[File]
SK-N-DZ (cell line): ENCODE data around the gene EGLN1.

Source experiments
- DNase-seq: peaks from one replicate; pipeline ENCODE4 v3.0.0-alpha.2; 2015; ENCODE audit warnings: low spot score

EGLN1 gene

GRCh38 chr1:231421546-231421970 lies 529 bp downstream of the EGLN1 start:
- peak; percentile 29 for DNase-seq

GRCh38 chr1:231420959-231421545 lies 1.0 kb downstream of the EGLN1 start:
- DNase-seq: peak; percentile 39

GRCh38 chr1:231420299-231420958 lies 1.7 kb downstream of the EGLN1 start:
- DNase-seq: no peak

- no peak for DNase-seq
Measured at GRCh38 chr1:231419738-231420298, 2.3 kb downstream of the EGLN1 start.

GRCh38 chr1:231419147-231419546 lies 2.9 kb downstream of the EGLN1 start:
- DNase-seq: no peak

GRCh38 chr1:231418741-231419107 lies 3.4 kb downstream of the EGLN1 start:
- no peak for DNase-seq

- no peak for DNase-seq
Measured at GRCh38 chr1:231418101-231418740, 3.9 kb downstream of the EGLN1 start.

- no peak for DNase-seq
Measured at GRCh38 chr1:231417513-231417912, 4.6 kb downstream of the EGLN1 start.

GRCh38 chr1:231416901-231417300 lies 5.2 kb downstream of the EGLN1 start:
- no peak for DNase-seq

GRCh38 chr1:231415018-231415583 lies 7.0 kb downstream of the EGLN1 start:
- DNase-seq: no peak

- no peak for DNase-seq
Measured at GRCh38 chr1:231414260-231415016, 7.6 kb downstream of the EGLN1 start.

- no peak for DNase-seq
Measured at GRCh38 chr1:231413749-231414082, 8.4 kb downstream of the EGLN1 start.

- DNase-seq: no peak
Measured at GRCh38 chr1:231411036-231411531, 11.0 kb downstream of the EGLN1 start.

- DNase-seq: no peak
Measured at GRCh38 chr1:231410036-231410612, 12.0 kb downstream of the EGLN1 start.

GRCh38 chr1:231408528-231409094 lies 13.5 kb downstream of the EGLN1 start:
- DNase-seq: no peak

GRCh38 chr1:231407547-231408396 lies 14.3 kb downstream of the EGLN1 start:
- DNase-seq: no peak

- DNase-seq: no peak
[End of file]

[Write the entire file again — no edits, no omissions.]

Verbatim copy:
SK-N-DZ (cell line): ENCODE data around the gene EGLN1.

Source experiments
- DNase-seq: peaks from one replicate; pipeline ENCODE4 v3.0.0-alpha.2; 2015; ENCODE audit warnings: low spot score

EGLN1 gene

GRCh38 chr1:231421546-231421970 lies 529 bp downstream of the EGLN1 start:
- peak; percentile 29 for DNase-seq

GRCh38 chr1:231420959-231421545 lies 1.0 kb downstream of the EGLN1 start:
- DNase-seq: peak; percentile 39

GRCh38 chr1:231420299-231420958 lies 1.7 kb downstream of the EGLN1 start:
- DNase-seq: no peak

- no peak for DNase-seq
Measured at GRCh38 chr1:231419738-231420298, 2.3 kb downstream of the EGLN1 start.

GRCh38 chr1:231419147-231419546 lies 2.9 kb downstream of the EGLN1 start:
- DNase-seq: no peak

GRCh38 chr1:231418741-231419107 lies 3.4 kb downstream of the EGLN1 start:
- no peak for DNase-seq

- no peak for DNase-seq
Measured at GRCh38 chr1:231418101-231418740, 3.9 kb downstream of the EGLN1 start.

- no peak for DNase-seq
Measured at GRCh38 chr1:231417513-231417912, 4.6 kb downstream of the EGLN1 start.

GRCh38 chr1:231416901-231417300 lies 5.2 kb downstream of the EGLN1 start:
- no peak for DNase-seq

GRCh38 chr1:231415018-231415583 lies 7.0 kb downstream of the EGLN1 start:
- DNase-seq: no peak

- no peak for DNase-seq
Measured at GRCh38 chr1:231414260-231415016, 7.6 kb downstream of the EGLN1 start.

- no peak for DNase-seq
Measured at GRCh38 chr1:231413749-231414082, 8.4 kb downstream of the EGLN1 start.

- DNase-seq: no peak
Measured at GRCh38 chr1:231411036-231411531, 11.0 kb downstream of the EGLN1 start.

- DNase-seq: no peak
Measured at GRCh38 chr1:231410036-231410612, 12.0 kb downstream of the EGLN1 start.

GRCh38 chr1:231408528-231409094 lies 13.5 kb downstream of the EGLN1 start:
- DNase-seq: no peak

GRCh38 chr1:231407547-231408396 lies 14.3 kb downstream of the EGLN1 start:
- DNase-seq: no peak

- DNase-seq: no peak